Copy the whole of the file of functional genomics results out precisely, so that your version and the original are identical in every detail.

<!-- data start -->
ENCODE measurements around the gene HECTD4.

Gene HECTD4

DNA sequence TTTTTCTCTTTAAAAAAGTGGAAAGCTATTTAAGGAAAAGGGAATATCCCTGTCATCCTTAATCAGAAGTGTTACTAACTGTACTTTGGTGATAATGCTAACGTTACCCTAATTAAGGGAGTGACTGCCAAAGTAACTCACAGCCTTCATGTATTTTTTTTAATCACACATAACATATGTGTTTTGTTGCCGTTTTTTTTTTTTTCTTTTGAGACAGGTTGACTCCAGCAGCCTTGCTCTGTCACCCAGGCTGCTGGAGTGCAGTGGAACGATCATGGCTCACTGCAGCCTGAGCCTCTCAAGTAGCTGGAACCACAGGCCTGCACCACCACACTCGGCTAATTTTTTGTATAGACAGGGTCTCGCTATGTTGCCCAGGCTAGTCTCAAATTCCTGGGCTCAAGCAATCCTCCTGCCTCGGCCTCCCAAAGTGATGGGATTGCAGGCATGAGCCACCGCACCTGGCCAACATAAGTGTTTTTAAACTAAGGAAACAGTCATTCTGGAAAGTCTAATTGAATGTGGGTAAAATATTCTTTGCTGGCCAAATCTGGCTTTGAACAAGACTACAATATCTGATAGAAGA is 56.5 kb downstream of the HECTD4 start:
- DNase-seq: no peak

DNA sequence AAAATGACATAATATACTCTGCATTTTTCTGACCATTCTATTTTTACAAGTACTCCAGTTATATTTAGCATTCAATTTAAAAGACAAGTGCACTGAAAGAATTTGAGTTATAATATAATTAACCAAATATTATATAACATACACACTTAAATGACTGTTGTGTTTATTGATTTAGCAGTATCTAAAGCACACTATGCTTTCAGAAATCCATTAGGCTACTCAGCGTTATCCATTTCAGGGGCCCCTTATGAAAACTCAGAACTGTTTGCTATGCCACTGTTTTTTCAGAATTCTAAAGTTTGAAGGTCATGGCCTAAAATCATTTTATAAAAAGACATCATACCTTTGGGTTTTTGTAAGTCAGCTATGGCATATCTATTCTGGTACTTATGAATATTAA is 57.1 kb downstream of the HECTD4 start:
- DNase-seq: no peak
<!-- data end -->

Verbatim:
ENCODE measurements around the gene HECTD4.

Gene HECTD4

DNA sequence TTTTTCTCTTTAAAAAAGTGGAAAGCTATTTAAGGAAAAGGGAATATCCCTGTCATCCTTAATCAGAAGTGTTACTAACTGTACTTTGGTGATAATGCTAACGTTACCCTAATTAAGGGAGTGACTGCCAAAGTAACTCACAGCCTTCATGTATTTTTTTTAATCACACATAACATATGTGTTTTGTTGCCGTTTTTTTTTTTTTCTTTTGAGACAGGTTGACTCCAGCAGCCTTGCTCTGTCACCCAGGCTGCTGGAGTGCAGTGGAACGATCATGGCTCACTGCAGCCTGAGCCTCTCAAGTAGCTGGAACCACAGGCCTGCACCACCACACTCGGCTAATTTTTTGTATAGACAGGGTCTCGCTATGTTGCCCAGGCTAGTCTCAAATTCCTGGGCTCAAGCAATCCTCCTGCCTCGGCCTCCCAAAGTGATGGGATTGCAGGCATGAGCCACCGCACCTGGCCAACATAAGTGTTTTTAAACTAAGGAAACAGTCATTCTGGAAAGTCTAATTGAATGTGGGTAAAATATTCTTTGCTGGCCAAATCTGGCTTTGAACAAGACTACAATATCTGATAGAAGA is 56.5 kb downstream of the HECTD4 start:
- DNase-seq: no peak

DNA sequence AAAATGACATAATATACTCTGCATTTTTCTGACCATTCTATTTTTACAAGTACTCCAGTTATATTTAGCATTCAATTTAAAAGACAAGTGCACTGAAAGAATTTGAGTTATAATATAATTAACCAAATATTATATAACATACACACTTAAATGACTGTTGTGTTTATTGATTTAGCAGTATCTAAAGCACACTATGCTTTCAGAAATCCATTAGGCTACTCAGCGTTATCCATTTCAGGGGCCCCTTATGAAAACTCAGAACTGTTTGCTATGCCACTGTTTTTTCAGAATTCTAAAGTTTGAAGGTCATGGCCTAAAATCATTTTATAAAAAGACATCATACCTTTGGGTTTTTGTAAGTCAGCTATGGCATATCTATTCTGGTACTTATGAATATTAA is 57.1 kb downstream of the HECTD4 start:
- DNase-seq: no peak